By the late 1990s, treasury operations at International Paper Co. had become very decentralized. As it built up its global business, IP treasury's evolving infrastructure included multiple bank platforms, lots of bank accounts and some cash balances that had literally dropped below the radar screen of corporate headquarters. Inefficient? Definitely. But the potential dangers of the situation were brought home to the company a couple of years ago when a bank employee alerted it to an attempted fraudulent wire transfer.

Treasury needed more than tweaking; it needed an overhaul. So beginning in 2001 and then in 2002, the paper products giant took a scalpel to its treasury operations and made some startling discoveries, including $60 million in cash that was lying fallow or less than optimally invested.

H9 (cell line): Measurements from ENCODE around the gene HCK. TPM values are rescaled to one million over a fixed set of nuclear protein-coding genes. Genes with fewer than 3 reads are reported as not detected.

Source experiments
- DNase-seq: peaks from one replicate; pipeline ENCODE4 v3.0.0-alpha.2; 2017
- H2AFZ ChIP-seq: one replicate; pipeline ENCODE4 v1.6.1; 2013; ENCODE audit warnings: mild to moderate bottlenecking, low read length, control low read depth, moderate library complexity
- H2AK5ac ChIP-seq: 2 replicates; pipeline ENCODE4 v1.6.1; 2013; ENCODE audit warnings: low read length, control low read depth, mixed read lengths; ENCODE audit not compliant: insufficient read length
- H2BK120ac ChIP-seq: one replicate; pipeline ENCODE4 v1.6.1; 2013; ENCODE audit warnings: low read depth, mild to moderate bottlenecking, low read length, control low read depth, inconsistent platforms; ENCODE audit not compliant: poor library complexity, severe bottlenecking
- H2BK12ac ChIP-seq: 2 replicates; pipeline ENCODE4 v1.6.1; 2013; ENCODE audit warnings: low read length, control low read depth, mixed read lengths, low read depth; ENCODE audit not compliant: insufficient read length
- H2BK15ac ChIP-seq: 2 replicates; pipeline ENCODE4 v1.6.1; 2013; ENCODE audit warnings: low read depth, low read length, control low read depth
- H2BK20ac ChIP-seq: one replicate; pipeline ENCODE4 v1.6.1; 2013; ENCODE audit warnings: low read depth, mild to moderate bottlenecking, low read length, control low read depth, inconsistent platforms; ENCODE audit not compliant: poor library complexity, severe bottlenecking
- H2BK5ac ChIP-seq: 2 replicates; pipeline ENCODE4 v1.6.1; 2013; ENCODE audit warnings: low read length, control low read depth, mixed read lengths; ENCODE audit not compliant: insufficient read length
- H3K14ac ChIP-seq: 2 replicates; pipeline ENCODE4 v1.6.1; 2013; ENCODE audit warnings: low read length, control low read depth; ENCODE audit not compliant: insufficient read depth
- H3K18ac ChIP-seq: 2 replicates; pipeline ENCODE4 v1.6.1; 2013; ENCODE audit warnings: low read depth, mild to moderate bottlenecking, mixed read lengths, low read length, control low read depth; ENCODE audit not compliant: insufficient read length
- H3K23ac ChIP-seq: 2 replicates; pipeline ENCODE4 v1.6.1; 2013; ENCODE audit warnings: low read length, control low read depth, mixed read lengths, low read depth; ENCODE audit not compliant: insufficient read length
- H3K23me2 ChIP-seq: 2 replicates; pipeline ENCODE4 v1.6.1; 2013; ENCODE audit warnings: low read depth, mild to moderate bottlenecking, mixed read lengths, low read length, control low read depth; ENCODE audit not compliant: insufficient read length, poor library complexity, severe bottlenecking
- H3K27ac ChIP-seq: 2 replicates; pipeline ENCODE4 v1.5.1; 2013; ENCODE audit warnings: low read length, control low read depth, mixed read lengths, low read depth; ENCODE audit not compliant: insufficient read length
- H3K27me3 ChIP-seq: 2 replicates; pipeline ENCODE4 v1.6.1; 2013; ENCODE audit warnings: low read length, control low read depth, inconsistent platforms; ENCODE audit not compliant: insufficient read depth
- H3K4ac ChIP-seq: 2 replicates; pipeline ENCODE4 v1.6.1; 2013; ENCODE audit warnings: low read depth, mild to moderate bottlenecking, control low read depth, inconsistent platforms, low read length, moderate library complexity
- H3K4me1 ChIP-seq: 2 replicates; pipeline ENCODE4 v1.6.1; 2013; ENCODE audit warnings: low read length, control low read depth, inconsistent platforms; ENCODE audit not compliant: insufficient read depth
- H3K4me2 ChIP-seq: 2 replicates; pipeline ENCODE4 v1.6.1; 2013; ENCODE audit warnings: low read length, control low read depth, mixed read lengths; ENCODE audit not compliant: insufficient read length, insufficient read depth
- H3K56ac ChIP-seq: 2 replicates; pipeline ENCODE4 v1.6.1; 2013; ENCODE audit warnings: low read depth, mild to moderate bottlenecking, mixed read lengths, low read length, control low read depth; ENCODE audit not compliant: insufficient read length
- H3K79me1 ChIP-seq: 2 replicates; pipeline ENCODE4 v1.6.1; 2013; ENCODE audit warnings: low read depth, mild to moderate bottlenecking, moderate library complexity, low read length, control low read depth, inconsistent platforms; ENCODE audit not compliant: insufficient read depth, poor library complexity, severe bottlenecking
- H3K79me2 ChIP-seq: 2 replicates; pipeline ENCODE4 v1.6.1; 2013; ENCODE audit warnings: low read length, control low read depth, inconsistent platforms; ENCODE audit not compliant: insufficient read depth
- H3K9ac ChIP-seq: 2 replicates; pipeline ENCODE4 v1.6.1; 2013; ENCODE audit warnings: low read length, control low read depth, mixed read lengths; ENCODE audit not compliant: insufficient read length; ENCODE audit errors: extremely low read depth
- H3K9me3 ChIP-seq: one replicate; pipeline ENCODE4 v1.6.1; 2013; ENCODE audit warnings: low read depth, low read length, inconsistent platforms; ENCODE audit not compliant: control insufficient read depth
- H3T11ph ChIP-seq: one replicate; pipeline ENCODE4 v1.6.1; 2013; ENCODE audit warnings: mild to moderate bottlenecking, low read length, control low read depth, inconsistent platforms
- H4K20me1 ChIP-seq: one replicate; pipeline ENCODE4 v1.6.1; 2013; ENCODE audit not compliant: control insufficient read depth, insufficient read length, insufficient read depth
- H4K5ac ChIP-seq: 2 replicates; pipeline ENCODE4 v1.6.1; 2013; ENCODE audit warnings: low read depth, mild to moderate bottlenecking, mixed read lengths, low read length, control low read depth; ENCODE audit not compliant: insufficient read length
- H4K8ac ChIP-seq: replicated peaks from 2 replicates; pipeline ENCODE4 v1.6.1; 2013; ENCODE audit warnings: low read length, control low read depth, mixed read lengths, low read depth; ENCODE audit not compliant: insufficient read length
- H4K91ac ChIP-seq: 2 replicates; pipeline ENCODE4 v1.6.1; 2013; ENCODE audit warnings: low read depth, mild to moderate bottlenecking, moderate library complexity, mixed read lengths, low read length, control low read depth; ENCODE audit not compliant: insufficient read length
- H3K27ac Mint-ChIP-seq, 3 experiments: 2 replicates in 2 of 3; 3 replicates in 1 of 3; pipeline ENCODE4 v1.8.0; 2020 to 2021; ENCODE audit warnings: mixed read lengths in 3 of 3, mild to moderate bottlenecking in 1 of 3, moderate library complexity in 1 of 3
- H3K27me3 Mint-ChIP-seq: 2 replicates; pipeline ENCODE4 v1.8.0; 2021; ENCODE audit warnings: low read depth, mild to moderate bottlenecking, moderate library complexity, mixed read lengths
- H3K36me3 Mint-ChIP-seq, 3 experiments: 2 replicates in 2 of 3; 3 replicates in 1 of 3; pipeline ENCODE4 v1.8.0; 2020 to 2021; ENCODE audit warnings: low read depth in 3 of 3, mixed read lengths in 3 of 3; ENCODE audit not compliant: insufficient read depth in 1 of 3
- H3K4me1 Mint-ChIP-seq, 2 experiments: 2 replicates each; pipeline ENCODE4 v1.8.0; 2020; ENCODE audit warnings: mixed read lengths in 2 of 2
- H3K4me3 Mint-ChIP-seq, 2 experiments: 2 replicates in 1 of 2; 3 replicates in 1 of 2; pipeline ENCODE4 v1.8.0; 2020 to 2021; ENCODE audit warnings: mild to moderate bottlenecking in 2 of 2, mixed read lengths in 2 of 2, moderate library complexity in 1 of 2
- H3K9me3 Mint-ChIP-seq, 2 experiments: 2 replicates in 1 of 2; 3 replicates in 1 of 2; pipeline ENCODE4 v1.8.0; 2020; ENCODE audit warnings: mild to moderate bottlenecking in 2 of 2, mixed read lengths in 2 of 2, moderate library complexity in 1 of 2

At first, the effort focused on consolidation, slashing the number of IP's overseas bank accounts from more than 500 to close to 300. Fewer bank accounts meant lower management and administration fees and fewer transactions. Besides efficiency, IP is ending up with savings of $400,000 a year on banking and transaction costs. Fewer accounts also made cash more visible, which let IP earn an additional $1.4 million a year in income on its cash.

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